I love it. I think wood takes mediums in a different way. I love the way that when you put paper down on wood and then you put paint on top of it you can scratch or sand it back and it allows for that. That’s where wood allows you to be a bit more rough or a bit more harsh with how you take back, or distress the medium.

And it’s got a nostalgic reference doesn’t it, the history of sanding back and going through the layers?

There’s a really interesting thing where you have a printed wood texture on paper and you’re putting that onto wood itself. That’s appeared a couple of times in my work and it’s a really great juxtaposition.

Can you tell us a bit about your inspirations Kareem?

Well I take inspiration from almost anything. I’ve travelled a lot so I’ve seen a lot of different architecture, fashions, colours and textures – whether it be the colours on an old building, the side of a truck or a scrunch of paper on the ground.

How do you record these finds, do you keep sketchbooks?

I don’t keep sketchbooks. I often just collect material off the street or take photographs. Also, I have a very good visual memory. If I see something that really stands out to me it often tends to stick in my head, I don't often need the physical record.

With your background in graphics and visual communication, and with the mixture of the handmade and digital in your own work, I wanted to ask about how you feel about the difficult challenge you’re faced with as an artist -staying true to physical, tactile, tangible skills and aligning this with a more screen-based digital focus.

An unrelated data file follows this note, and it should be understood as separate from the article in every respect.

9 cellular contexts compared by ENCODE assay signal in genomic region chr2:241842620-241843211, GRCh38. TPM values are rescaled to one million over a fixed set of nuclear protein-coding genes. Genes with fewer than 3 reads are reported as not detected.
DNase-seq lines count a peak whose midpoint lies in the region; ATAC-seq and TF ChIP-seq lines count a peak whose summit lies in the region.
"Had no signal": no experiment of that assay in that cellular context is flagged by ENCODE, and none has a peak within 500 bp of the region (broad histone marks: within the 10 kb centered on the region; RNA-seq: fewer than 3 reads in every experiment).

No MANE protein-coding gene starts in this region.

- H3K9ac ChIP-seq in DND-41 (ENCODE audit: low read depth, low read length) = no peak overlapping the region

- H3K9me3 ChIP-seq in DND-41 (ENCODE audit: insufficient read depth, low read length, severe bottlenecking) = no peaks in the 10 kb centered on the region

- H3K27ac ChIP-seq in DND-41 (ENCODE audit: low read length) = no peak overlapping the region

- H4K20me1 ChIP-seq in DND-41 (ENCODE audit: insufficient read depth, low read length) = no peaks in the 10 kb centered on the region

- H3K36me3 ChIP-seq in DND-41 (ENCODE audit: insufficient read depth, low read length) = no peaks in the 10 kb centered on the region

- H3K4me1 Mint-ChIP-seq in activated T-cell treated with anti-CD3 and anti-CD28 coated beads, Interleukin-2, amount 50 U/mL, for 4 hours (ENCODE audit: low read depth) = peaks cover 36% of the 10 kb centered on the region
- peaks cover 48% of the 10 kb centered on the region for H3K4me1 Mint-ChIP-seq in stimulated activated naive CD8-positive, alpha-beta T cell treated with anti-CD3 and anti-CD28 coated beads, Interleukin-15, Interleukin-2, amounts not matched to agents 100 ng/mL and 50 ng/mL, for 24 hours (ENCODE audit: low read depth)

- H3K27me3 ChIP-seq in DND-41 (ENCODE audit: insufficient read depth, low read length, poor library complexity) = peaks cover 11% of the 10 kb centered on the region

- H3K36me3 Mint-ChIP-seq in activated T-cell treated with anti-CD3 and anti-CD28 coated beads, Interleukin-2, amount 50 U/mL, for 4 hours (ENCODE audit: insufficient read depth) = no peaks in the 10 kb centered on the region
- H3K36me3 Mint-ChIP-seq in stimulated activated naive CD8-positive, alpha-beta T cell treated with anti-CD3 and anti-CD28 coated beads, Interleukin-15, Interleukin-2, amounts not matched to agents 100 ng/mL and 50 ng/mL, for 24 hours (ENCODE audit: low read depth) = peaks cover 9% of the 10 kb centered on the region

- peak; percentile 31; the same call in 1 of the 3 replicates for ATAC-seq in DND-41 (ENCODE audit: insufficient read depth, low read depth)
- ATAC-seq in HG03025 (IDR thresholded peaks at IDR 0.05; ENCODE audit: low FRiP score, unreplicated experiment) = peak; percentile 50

The experiments I did with digital collage were very successful so I continued making artworks in the digital medium - just as a secondary medium. Very shortly after it became the potential to do commercial freelance work, so I was able to maintain my style, but translate that into commercial illustration. This then opened a new field of work - having fine art running alongside illustration - where you can see that I’ve retained a lot of the stylistic aspects, despite the production methods being very different to each other.

So do you still do a lot of freelance commissions then?

Yes and it’s something I’m looking to do a lot more of. Doing freelance illustration and fine art, basically that’s two different careers, so trying to run them both at the same time and focusing my attention on both is hard work and very time consuming, but I wouldn’t rather be doing anything else. I really enjoy it.

You get some graphic designers who wouldn’t dare pick up a brush and get messy, but I think where the cross overs happen it’s often the most exciting...

That’s why I love it so much, to be able to mix rough with clean edge, or rough with considered composition...

That’s why I think you can appeal to such a diverse audience, by embodying both.

Yes, another directive for me is that my fine art course at university was very fine art based. It was a graphic design course but they really encouraged you to get messy with materials and be diverse. During the course there were such things as photography, life drawing and painting. They encouraged you to use a lot of different fine art techniques and to try and transpose that into design. We were told constantly that graphic design is about communication. So you use whatever means necessary to best communicate the message. Getting the message across is key.

Here’s to 2014, it's going to be a fantastic year!

I’m very excited about 2014. I’ve had a great start to the year both creatively and business wise and it’s been getting better and better. I’m especially excited about continuing to work with Anna and Smithson Gallery. I believe we have a strong future together. I’m very much looking forward to being represented at some new and higher end art fairs - hopefully continuing the success of AAF Battersea last year and topping it! I’m also focusing on Copenhagen this year for opportunities to broaden my audience more locally, with gallery representation in the city and involvement in various creative events.

Thank you so much Anna for all your very hard work, commitment and understanding over the last couple of years. But also, thank you for sticking with me and thank you for believing in me and my work.